Grow Your Business But Don’t Step Over a Dollar to Save a Dime

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Rob Chrisman's Perspectives
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Residential lenders, whether they be depository banks, credit unions, independent mortgage banks, or brokers, are often concerned with the time when refinances dry up.

Danger: Lower volumes and margin compression ahead! What are STRATMOR clients doing? In general, lenders are logical, systematic individuals, and, in keeping with that, we felt it important to look at both the revenue and expense items that a lender has and see what can be done when the time comes for “belt tightening.”

Most lenders are still benefiting from a great 2020, and very good first and third quarters of 2021. If they spent all of their income on compensation and benefits for employees or owners, this would have been near-sighted. Certainly lenders “took chips off of the table” but many reinvested profits back into their companies, whether it was in signing or retention bonuses, new technology to help the manufacturing process, increased warehouse lines, or expanded business channels.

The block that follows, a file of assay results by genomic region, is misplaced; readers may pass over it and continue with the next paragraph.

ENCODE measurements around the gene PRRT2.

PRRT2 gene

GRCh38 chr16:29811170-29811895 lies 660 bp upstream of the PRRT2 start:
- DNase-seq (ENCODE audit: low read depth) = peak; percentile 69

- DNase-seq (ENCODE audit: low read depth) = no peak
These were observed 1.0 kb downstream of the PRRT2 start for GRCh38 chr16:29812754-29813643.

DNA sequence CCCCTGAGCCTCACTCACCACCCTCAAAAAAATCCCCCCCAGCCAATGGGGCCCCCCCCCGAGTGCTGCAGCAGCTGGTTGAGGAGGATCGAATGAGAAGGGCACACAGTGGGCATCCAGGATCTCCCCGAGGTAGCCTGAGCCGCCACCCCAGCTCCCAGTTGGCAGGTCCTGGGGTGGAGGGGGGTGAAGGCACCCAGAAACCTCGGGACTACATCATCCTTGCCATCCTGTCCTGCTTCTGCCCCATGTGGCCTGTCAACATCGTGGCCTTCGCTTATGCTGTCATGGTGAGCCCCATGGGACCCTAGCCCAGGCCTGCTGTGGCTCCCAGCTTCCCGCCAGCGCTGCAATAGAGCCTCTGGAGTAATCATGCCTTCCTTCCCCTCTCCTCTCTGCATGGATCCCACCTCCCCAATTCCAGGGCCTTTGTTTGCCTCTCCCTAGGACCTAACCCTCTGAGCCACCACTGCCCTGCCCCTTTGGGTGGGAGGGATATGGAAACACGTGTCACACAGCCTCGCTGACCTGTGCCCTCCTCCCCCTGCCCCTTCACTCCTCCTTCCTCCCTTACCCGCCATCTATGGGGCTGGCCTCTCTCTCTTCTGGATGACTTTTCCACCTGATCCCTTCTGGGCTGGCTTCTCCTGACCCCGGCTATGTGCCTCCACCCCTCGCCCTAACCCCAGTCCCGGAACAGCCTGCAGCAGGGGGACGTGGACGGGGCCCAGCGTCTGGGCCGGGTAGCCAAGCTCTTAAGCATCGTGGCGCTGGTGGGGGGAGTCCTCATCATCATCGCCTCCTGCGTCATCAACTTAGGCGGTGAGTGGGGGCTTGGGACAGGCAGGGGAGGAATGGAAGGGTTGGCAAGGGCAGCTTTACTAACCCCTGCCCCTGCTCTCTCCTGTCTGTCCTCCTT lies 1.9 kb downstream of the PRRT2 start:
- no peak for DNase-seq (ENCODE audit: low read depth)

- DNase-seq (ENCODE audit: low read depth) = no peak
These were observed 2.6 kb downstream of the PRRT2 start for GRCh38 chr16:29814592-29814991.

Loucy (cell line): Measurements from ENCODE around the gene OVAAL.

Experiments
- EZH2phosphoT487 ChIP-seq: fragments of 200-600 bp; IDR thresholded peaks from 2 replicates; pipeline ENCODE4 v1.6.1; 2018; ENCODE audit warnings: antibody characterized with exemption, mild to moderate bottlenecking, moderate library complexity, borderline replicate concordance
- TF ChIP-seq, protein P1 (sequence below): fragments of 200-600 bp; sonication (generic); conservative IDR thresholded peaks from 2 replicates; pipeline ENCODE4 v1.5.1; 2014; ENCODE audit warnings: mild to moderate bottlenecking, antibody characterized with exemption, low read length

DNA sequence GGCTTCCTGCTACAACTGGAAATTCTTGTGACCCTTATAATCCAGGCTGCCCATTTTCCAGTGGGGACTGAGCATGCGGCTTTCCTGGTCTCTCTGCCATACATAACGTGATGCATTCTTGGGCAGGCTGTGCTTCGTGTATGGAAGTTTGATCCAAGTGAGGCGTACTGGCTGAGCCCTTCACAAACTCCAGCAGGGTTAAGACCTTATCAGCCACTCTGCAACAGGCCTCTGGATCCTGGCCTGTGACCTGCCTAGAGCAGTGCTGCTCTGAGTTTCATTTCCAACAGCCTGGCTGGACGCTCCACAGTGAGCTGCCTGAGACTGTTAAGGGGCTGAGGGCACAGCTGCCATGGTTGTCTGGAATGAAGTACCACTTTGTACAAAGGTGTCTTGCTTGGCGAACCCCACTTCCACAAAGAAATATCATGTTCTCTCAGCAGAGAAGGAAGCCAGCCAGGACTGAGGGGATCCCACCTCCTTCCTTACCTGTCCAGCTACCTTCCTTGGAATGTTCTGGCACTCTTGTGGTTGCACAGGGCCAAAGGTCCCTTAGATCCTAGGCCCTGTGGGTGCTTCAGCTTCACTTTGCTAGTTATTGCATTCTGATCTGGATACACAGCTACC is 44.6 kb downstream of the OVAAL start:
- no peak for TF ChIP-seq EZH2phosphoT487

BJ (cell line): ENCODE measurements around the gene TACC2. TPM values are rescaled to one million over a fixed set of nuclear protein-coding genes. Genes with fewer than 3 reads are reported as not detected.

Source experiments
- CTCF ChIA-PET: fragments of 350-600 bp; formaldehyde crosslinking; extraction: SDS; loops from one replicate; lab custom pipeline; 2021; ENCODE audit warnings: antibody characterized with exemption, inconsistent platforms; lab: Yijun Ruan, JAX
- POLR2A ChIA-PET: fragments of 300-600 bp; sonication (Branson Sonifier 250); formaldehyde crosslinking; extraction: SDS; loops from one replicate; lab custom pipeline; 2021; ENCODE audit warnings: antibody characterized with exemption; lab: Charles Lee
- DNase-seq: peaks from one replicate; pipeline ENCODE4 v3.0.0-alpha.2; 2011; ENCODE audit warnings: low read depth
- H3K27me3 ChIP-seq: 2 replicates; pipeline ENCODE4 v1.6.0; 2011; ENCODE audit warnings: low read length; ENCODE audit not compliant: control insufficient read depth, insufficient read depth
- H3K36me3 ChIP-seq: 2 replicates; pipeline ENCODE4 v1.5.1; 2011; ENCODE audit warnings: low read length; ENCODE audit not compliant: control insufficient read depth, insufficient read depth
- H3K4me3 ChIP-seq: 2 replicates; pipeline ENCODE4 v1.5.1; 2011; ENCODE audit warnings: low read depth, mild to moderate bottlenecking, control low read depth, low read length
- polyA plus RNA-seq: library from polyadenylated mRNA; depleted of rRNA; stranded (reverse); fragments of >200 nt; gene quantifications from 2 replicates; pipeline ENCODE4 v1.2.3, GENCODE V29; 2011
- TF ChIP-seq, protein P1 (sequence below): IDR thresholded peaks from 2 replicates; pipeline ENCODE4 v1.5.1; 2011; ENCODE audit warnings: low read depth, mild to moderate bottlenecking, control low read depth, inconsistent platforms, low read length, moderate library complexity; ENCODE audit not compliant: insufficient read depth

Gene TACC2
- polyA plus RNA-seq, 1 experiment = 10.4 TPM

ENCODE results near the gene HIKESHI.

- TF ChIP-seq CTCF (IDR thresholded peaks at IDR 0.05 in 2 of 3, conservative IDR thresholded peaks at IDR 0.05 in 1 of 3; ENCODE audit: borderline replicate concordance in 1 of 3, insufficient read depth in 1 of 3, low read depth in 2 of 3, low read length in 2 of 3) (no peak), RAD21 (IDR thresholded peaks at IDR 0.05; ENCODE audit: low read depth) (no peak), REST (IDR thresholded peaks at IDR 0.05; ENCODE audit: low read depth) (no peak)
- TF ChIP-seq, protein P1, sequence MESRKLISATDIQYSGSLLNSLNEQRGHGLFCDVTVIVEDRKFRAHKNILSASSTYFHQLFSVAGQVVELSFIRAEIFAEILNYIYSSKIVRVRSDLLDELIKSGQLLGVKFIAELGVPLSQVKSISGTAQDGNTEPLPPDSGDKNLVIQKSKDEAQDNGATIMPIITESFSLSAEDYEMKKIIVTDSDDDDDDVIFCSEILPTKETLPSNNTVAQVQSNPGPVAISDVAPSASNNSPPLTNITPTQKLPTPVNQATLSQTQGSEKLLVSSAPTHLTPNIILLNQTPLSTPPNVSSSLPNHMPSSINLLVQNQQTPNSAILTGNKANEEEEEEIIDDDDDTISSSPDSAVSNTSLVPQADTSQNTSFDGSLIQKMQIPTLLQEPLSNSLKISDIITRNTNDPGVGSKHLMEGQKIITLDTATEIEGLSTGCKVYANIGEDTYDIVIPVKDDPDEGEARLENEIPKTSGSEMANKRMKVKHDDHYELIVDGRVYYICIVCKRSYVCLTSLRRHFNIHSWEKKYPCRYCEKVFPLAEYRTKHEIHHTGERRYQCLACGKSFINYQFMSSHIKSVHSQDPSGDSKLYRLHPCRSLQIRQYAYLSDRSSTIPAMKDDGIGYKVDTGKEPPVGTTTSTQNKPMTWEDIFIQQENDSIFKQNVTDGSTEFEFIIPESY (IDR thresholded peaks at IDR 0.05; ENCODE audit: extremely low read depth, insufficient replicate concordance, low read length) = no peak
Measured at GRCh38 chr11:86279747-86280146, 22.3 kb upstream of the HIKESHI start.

Simply put, lenders sell, and compete on product, price, or service. For lenders to be able to create, find investors for, and roll out new products is critical. Even “old” products are worth revisiting. For example, originating VA interest rate reduction refinances (IRRRLs) is fashionable again. But basic VA loans are widely used for home purchases. In the first quarter of 2021, large lenders had sizeable percentages of their VA loans used for home purchases: Quicken (10%), loanDepot (24%), Navy Federal Credit Union (43%), Guild (52%), Guaranteed Rate (69%), Fairway Independent (77%), and Prime Lending (82%).